Why didn’t I really read it? Maybe I fell asleep. Maybe I had given up on that magazine because it had not inspired me in months. Maybe I have been too busy reading other things I found more engaging.
All I know is I didn’t read it.
Then one of my fellow coaches at the school where I teach asked if I had read the article. I said no. I wasn’t quite sure which article, but I knew I had not really read any of them. He said this as if I should know exactly which article he was talking about.
The next day he stopped me and gave me his personal copy of the magazine. It was the same issue I had just recently glanced at. I took the magazine and thanked him.
A day or two later he asked me again if I had read it. I told him that I had not, but that I would.
Then a week passed. Maybe three. The magazine sat there by the side of my bed. I knew I would read it because I said I would.
The other night I finally picked that magazine up. There was an article on the Super Bowl. Surely this must be what he meant; we coach football together. I read the article.
There was a part in that article I found really inspirational. It had to do with the Super Bowl champions adopting a method of debriefing common among fighter pilots. The players hold the debriefing without the coaches present. The players are expected to rise and speak before their teammates. Each player evaluating their own performance and the other players giving them feedback. Cool stuff.
Yesterday I saw my fellow coach. I thanked him. I told him I had read the article on football and found it quite useful.
He looked at me sideways, the way only a guy who has been coaching for almost 40 years can do. He said “Not that article, the other one!”
I knew I had dropped the ball and disappointed him.
I told him I would read it. Whatever article he meant I was going to read every word in the magazine and find out what the heck he was talking about.
I started scouring the issue before I went to bed last night and there it was.
All of it.
An example of everything I have been trying to teach.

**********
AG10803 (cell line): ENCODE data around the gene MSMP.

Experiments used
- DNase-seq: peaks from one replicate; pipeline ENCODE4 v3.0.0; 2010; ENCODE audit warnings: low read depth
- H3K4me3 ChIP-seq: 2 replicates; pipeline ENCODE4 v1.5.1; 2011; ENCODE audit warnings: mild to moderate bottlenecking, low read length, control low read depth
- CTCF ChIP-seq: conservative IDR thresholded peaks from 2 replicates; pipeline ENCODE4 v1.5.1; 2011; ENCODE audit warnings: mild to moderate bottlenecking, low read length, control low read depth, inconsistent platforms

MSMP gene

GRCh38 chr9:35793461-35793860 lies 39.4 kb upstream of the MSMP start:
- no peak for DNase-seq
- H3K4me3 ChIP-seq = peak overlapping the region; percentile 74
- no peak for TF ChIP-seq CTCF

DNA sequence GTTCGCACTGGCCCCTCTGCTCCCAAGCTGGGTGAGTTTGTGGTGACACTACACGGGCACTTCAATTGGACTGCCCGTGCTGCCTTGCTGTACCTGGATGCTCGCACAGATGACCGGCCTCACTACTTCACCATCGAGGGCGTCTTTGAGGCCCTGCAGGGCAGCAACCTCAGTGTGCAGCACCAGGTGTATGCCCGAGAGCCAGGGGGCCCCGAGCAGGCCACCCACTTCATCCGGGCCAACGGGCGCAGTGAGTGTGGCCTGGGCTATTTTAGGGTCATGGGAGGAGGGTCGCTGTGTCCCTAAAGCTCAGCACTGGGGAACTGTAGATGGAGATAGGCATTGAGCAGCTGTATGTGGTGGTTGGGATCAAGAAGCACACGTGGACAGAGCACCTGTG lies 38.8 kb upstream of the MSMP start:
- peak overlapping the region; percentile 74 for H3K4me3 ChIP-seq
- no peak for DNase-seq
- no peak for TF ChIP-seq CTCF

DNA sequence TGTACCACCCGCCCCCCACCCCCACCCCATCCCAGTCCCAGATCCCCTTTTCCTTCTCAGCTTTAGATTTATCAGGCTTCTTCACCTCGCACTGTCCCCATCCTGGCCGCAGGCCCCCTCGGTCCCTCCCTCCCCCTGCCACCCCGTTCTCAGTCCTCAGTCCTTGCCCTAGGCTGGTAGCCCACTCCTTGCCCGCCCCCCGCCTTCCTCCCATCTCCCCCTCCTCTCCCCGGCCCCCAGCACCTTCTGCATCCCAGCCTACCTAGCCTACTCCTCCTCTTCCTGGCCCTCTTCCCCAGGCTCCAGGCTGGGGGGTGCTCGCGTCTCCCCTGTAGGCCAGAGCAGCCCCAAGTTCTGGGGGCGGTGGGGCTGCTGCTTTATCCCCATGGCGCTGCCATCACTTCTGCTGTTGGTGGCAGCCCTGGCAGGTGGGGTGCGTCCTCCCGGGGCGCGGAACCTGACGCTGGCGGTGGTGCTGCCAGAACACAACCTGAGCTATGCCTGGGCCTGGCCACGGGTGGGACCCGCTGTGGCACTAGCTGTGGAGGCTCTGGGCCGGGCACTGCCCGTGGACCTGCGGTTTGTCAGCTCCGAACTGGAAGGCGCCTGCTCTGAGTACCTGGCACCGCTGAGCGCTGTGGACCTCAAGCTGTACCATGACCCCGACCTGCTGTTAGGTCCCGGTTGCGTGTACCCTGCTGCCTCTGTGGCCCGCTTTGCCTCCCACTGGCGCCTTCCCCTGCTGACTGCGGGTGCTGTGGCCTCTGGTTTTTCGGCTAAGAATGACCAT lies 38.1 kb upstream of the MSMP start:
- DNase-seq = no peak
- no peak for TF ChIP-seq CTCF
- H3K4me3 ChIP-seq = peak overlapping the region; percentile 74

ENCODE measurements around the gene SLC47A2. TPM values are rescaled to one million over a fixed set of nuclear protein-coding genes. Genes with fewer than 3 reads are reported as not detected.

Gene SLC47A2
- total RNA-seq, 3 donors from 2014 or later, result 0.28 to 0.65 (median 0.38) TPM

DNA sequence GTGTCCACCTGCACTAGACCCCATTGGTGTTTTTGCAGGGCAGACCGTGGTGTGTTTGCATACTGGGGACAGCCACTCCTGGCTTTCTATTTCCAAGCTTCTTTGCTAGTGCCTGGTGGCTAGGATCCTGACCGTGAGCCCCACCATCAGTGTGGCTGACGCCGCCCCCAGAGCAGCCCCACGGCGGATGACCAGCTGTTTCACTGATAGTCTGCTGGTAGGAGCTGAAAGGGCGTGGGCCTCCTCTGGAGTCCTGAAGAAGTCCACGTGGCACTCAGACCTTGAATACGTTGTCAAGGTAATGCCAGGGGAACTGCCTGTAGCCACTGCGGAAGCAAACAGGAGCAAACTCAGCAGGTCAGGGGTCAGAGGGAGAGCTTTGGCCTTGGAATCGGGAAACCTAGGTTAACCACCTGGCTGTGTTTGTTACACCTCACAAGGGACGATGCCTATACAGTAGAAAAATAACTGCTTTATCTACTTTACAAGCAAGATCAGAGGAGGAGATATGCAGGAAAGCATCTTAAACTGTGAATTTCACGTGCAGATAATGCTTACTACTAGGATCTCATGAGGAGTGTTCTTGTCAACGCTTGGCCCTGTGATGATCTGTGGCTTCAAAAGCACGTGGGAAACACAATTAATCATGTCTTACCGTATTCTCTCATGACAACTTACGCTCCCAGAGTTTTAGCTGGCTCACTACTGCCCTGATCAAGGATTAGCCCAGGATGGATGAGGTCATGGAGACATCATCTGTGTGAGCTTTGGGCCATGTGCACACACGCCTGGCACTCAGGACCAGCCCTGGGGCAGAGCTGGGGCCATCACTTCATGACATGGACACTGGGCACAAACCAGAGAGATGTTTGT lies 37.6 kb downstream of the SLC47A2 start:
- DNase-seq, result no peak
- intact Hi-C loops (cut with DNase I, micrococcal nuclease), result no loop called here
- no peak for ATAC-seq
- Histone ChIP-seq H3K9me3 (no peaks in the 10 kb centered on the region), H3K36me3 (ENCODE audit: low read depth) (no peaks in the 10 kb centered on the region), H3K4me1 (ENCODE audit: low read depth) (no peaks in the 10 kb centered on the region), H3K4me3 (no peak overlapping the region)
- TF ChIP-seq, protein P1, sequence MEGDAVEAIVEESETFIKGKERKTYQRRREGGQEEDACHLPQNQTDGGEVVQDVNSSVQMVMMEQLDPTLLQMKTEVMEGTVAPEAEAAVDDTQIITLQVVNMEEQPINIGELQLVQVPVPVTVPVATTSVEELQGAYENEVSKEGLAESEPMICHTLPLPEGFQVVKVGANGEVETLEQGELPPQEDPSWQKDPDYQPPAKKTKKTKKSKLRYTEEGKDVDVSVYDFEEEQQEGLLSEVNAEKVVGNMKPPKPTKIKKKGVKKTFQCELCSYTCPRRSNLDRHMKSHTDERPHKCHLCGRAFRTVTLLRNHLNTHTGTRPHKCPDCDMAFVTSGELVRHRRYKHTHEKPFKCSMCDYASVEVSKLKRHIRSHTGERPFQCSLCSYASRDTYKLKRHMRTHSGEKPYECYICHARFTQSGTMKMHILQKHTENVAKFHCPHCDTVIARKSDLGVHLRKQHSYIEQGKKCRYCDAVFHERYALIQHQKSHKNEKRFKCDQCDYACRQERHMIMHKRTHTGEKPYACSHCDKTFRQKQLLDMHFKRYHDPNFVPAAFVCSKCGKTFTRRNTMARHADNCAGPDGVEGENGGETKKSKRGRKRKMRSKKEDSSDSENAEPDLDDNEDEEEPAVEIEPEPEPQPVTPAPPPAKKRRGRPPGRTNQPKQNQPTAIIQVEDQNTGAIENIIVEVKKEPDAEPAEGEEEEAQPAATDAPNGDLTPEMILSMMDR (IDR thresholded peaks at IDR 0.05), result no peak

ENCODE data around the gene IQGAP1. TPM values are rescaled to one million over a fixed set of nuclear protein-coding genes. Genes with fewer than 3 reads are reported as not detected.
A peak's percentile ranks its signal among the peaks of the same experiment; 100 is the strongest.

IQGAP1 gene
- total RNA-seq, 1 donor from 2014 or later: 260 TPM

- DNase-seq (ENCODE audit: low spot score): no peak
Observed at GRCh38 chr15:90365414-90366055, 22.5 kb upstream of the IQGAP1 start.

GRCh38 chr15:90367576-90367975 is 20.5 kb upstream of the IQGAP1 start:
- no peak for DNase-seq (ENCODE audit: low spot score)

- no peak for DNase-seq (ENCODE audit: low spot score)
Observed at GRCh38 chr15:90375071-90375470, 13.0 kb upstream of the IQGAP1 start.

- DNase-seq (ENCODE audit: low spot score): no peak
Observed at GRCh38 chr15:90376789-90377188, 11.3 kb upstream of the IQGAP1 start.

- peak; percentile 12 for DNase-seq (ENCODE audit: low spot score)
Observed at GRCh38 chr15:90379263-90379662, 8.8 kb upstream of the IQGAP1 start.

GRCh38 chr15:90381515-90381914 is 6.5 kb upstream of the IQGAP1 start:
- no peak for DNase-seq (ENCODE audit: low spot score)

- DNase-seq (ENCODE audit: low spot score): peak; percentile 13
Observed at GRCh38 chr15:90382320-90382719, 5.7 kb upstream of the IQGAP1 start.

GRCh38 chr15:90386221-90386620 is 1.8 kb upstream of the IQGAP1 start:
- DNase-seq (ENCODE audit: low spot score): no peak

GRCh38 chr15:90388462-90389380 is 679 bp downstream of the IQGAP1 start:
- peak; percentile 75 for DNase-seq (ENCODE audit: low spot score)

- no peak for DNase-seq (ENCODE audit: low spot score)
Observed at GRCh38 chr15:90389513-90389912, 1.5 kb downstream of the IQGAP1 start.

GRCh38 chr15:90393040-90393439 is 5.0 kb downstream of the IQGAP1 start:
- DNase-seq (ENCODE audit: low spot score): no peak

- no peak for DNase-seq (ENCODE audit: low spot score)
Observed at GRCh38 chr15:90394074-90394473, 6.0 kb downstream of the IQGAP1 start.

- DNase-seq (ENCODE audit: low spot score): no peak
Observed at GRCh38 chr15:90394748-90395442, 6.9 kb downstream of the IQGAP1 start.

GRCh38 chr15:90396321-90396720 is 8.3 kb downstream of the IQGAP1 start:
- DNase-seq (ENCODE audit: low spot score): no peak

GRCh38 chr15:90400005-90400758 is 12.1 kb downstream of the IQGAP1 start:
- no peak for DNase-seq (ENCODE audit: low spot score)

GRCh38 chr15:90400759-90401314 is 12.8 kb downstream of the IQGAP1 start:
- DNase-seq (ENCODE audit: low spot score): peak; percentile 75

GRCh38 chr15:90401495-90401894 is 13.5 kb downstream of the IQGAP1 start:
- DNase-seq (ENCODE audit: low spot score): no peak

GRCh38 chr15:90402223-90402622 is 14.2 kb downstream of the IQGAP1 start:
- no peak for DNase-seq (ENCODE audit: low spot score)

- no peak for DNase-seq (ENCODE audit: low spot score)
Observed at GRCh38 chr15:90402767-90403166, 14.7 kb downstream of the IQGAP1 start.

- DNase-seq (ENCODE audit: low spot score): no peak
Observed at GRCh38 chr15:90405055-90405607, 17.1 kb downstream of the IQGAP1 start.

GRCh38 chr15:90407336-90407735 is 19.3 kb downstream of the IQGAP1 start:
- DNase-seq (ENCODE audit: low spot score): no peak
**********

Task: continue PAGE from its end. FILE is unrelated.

Finally, I had an article that I could share with my players, their parents, and others I have been trying to reach. An article that would clearly back up all these efforts I have been making; proving to them that what I’m trying to tell them really does matter more than they might ever imagine. An article told in such a relatable and inspiring way that anyone could read it and be moved to apply the principles of character and mental toughness to their own endeavors.
People can be so reluctant sometimes. This article will make a difference. It will help many of them see what I see.
To think I would have missed this had it not been for a good man intent that I wouldn’t. The means by which I finally discovered this article make it mean even more to me.
If you don’t have time to read it I hope you make it a point to sometime. I hope you read it and share it.
Here are two recent responses to the article in a subsequent issue of the magazine and the link to the article.
“I think we can all learn something from Mike Powell when it comes to pursuing goals and giving your all. While I respect the talented athletes who compete in events like the Super Bowl and win championships, I really wish I had some of Powell’s inner strength, determination and drive.” -Jay B. O’Neal, Deerfield, Ill.
“He taught me that every day is a battle worth fighting and that whether you’re battling a disease, an opponent two feet in front of you or a math exam, your success depends on the character and effort you bring.” -Aaron Minnis, Oak Park, Ill.